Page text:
Last week we looked at an actor's legitimate tax deductions by going through his or her day and pointing out the allowable expenses usually incurred in the pursuit of work. We discussed the importance of keeping all your receipts and writing down each expense and the cost of any trip it entailed. We stopped at the point in the day just before an audition. But before we continue from there, let's point out a few more expenses in an actor's life that can be deducted.
Even if you have too much free time and spend it going to films or watching old television shows, some percentage of that is deductible—if you back it up with written documentation. It's virtually impossible to pursue a career as an actor without attending movies and plays and subscribing to cable or satellite TV. But auditors will demand written proof that you actually learned something from what you watched. So remember to take notes; write them down either on the play's program or in your daily diary.
Going to classes or rehearsals for a play or showcase often means going out with the rest of the class or cast and rehashing what you learned. This means that some of the cost of those meals and drinks can be deducted, because you're continuing your education with that group of fellow performers, and you wouldn't be in that situation in the first place if it weren't for the class or play in which you're participating. Be honest, though, and don't pretend that completely social situations—romantic dates or time spent with your friends, for example—are business meetings. Document (by keeping your receipts) and record your meetings with agents, casting people, directors, and so on. If you paid for the event, that's a deduction for you.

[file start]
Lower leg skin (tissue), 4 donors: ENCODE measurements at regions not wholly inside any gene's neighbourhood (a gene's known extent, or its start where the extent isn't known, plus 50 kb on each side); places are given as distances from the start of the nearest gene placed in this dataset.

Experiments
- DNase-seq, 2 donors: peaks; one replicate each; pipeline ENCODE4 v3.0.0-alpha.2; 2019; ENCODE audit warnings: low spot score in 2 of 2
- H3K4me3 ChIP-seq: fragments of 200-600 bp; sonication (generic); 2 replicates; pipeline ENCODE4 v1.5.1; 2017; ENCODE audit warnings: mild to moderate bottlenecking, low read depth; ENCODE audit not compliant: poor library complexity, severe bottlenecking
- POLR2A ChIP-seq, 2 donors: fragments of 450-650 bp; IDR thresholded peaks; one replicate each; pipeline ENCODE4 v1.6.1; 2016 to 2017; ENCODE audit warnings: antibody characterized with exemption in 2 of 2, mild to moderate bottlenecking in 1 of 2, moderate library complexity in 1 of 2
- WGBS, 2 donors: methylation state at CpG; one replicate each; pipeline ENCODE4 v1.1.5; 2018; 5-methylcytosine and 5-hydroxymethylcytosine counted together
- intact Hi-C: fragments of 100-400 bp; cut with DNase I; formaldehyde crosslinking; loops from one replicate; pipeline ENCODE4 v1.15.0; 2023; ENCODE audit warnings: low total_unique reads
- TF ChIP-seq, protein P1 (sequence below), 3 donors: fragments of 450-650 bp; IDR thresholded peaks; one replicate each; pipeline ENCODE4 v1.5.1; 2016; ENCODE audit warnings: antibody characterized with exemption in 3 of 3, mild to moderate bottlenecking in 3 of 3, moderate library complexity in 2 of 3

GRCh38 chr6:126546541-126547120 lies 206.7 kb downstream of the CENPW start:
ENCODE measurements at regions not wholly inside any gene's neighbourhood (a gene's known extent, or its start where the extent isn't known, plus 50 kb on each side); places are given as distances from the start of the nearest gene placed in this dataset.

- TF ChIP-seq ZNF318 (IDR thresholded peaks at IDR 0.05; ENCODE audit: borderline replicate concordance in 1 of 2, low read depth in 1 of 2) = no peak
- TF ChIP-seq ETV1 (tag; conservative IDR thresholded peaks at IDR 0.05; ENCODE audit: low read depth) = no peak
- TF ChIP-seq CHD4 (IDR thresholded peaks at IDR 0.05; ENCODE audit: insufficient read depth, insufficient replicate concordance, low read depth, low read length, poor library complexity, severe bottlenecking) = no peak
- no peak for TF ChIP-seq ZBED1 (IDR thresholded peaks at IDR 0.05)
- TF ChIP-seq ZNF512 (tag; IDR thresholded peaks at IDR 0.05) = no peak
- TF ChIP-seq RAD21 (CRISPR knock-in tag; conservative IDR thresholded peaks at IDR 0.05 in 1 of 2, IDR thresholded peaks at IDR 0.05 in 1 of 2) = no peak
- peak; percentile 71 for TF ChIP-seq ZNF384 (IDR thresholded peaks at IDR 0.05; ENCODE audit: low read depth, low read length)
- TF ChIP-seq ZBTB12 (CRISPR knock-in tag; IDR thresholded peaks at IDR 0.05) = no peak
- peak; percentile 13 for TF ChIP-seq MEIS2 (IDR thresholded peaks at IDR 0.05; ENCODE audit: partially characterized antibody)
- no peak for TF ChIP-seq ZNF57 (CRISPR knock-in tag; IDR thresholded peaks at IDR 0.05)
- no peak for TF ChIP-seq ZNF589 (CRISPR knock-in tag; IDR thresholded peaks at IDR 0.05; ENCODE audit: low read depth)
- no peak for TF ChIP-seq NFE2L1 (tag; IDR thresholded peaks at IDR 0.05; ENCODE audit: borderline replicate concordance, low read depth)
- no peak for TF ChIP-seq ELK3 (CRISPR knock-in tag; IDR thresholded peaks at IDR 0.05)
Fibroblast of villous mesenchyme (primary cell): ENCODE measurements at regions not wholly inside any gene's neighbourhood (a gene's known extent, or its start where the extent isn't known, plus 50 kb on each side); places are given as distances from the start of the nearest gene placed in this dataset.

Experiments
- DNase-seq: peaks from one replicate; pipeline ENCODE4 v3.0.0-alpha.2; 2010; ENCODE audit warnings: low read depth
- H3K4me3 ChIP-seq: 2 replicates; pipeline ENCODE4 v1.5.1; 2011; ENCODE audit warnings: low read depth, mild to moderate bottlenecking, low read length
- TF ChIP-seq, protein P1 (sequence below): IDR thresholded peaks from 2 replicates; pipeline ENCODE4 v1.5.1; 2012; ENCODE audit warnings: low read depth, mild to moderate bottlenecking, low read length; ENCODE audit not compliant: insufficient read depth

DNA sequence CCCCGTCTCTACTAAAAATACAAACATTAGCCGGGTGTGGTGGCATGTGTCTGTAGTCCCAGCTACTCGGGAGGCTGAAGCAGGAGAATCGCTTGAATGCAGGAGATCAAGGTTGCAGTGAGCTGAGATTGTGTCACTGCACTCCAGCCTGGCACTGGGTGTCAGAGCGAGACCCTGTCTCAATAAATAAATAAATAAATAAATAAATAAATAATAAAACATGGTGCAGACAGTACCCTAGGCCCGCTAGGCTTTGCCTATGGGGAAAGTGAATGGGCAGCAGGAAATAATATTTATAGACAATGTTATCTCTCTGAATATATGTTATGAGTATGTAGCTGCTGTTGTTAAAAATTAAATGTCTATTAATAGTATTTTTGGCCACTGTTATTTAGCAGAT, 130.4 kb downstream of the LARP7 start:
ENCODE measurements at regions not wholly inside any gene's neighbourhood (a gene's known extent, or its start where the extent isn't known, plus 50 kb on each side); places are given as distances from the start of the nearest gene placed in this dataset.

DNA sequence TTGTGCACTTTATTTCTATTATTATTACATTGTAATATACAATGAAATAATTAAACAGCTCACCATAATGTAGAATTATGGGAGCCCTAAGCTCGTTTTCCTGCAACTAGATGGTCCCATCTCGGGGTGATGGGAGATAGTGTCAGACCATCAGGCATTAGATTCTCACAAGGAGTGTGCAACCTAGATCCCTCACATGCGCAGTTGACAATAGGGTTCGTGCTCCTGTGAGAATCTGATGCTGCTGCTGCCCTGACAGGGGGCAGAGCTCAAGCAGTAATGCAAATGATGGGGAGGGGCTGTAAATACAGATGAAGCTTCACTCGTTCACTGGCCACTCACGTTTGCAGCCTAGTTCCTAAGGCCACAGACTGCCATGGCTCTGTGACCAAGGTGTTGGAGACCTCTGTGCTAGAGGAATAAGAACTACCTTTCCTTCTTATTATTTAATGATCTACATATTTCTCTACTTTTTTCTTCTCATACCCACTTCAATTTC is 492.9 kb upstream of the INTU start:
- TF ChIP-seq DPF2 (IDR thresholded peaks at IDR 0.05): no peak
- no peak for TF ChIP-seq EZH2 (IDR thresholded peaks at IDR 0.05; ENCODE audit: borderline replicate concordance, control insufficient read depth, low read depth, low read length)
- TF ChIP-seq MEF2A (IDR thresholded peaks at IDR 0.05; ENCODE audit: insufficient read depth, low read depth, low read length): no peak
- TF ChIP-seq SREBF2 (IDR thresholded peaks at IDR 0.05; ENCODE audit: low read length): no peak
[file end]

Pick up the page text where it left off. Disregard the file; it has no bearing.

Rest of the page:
Now let's return to that audition. As mentioned in an earlier column, you can't write off the price of audition clothing if you can wear it normally on the street. You can, however, write off what you paid for costumes you may keep in your closet: the cop uniform, clown gear, doctor's or nurse's greens, or other specialized costumes.
And no, you can't write off normal haircuts and other beauty items. Sorry, but those expensive trips to the salon for hairstyling, dye jobs, and facials to stay young and attractive do not count as legitimate deductions. Don't get mad at me; I'm only the messenger. But be warned: Any preparer who lets you believe otherwise is setting you up for a big disappointment—and expense—if you get audited. What you can deduct is the cost of professional makeup you wear specifically for on-camera or stage auditions.
Most auditions require callbacks, sometimes multiple callbacks, before you get the job. Write down each trip in your day-to-day book; it cost you money to get there, including such things as parking fees and possibly child-care expenses.
Auditions also validate your other deductions by proving that you're actively pursuing your career for the sake of showing a profit, which is particularly important if you made little money last year. Even auditions for nonpaying showcases count, because, as we all know, the only purpose of doing a showcase is to get a paying gig.
Let's assume you aced the audition and got paid for the job, then paid an agent and/or manager a percentage of your gross income. You might think it unlikely that any actor would forget to include a write-off that could total up to 25 percent of his or her income, but trust me, it happens. Sometimes the obvious is overlooked.
Actors also need to remember to break their commissions down correctly. Did your manager also get a commission on that commercial work? Do you have different agents for different kinds of work? And what about different rates for different kinds of work? Was that print job a 20 percent commission or a 10 percent commission? Remember, when you get the 1099 at the end of the year, it won't tell you whether the amount listed is before or after the payment of commission. Better to be clear about it and write the info down at the time you get the check.
We'll finish our look at deductions in next week's column.